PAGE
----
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Title: Characterization of a new virus isolated from pineapple 
Author: Gunasinghe, Ukkubandage
Date: 1989
Abstract: Mealybug-wilt of pineapple is one of the serious diseases in pineapple. Severe mealybug infestation may result in large yield losses in commercial plantations. The cause of this disease has been linked to a toxin secreted by mealybugs during their feeding upon pineapple. The biological evidence supporting a viral etiology began to emerge in recent years. In this study I investigated the possible involvement of a virus with this disease by studying the association of dsRNA with infected plants, developing purification protocols for the closterovirus-like particles associated with mealybug-wilt infected pineapple, conducting detailed electron microscopic studie6 of the virus leading to the determination of its physical properties such as length, width, and buoyant density. A polyclonal antiserum was produced to the virus isolated from pineapple and agar diffusion tests and serologically specific electron microscopic studies were conducted on this virus. The viral coat protein was analyzed by SDS-polyacrylamide gel electrophoresis. That the antiserum produced was specific to the viral coat protein was shown by western blotting studies. Complementary DNA (cDNA) probes were developed and were used for the detection of virus in pineapple plants, mealybugs, and other plant species found commonly near commercial pineapple plantations. cDNA probes also were used in Northern blot analysis to detect subgenomic RNAs of viral origin in plant extracts obtained from diseased pineapple plants. cDNA probes developed were sensitive and virus was detected in wilt-affected pineapple plants as well as symptomless pineapple plants in the commercial plantations. The presence of virus also was detected in mealybugs taken from diseased pineapple plants and in a common grass species around pineapple plantations. The results of this study confirm the presence of a virus associated with "mealybug-wilted" pineapple plants. Based on the virion morphology and its physical properties this virus may tentatively be assigned to the closterovirus group. The role of the virus in the etiology of wilt disease has yet to be determined.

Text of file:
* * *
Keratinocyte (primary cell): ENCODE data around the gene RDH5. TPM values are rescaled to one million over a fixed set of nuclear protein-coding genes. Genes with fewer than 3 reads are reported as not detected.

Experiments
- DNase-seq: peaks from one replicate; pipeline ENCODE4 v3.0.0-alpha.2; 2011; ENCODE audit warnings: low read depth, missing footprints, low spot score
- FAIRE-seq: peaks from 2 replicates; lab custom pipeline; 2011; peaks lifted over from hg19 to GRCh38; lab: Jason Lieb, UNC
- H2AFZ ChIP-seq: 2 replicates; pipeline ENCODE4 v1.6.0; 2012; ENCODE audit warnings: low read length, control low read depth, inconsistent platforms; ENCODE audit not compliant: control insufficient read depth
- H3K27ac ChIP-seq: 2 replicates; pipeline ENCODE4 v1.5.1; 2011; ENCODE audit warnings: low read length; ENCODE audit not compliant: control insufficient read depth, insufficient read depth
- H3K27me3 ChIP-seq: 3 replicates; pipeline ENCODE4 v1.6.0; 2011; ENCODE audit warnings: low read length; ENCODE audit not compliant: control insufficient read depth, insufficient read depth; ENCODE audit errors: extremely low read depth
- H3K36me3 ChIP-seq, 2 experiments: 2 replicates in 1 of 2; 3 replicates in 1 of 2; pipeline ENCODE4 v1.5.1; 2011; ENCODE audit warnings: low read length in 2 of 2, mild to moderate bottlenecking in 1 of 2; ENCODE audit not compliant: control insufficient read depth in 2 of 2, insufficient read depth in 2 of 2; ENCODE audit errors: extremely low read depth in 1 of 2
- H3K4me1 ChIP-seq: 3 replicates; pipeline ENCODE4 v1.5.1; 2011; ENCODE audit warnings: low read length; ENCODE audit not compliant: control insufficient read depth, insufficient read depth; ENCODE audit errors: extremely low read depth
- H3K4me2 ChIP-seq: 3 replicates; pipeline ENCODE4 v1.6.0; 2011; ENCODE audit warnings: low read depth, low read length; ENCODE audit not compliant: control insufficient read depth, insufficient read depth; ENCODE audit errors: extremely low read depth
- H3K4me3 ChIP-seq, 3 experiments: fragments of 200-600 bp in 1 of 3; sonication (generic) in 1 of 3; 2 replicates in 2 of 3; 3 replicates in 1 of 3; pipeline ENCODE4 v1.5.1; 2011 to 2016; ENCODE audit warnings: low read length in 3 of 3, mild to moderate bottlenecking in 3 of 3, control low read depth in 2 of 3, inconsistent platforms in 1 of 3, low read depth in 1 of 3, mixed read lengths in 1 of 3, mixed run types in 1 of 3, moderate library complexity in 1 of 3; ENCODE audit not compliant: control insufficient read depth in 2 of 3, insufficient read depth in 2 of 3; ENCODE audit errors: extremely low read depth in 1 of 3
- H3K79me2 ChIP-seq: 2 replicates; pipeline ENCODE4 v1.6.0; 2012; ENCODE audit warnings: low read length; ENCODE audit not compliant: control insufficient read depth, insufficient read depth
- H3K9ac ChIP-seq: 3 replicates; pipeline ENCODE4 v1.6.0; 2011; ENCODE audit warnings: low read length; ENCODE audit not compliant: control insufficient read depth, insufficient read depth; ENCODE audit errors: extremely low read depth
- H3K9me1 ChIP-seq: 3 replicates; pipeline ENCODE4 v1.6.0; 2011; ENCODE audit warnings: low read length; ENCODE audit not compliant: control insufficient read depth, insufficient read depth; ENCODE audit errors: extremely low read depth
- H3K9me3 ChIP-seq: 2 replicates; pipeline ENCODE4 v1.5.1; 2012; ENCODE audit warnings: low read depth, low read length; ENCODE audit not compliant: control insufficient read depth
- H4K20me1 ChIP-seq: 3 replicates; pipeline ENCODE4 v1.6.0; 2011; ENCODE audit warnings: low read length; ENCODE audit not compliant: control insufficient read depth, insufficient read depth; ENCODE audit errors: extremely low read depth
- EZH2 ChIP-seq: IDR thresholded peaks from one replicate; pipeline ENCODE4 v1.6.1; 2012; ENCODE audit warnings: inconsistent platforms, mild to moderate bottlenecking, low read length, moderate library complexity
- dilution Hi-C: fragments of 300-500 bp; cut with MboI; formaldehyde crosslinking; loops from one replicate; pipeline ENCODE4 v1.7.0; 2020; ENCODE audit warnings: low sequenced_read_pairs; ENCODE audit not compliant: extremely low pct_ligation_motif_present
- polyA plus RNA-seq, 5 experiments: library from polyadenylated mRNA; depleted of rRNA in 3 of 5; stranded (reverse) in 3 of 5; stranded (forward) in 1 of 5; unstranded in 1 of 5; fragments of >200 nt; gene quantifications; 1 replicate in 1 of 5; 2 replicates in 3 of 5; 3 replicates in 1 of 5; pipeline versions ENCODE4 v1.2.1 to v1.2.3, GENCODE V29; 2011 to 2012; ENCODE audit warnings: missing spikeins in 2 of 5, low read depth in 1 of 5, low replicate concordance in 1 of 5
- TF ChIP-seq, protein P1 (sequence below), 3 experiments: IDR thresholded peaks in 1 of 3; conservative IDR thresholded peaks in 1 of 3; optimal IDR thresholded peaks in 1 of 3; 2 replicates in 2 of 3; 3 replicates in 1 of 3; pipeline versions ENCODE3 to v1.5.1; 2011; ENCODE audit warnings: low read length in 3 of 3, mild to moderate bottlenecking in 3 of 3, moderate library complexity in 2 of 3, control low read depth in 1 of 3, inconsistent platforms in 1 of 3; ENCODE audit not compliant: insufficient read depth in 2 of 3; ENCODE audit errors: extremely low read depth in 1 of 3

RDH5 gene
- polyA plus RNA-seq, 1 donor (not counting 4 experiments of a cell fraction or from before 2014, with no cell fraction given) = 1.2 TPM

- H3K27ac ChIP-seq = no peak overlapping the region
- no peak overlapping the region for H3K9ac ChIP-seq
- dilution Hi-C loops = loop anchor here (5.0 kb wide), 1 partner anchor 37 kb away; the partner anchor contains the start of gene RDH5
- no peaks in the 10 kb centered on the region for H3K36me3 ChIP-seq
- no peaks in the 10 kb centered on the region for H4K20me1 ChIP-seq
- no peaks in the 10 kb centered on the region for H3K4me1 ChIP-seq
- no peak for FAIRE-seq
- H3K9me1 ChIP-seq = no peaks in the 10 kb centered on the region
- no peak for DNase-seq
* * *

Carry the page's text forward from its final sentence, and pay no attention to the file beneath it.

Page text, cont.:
Description: Typescript. Thesis (Ph. D.)--University of Hawaii at Manoa, 1989. Includes bibliographical references (leaves 98-109) Microfiche. xi, 109 leaves, bound ill. 29 cm
Rights: All UHM dissertations and theses are protected by copyright. They may be viewed from this source for any purpose, but reproduction or distribution in any format is prohibited without written permission from the copyright owner.

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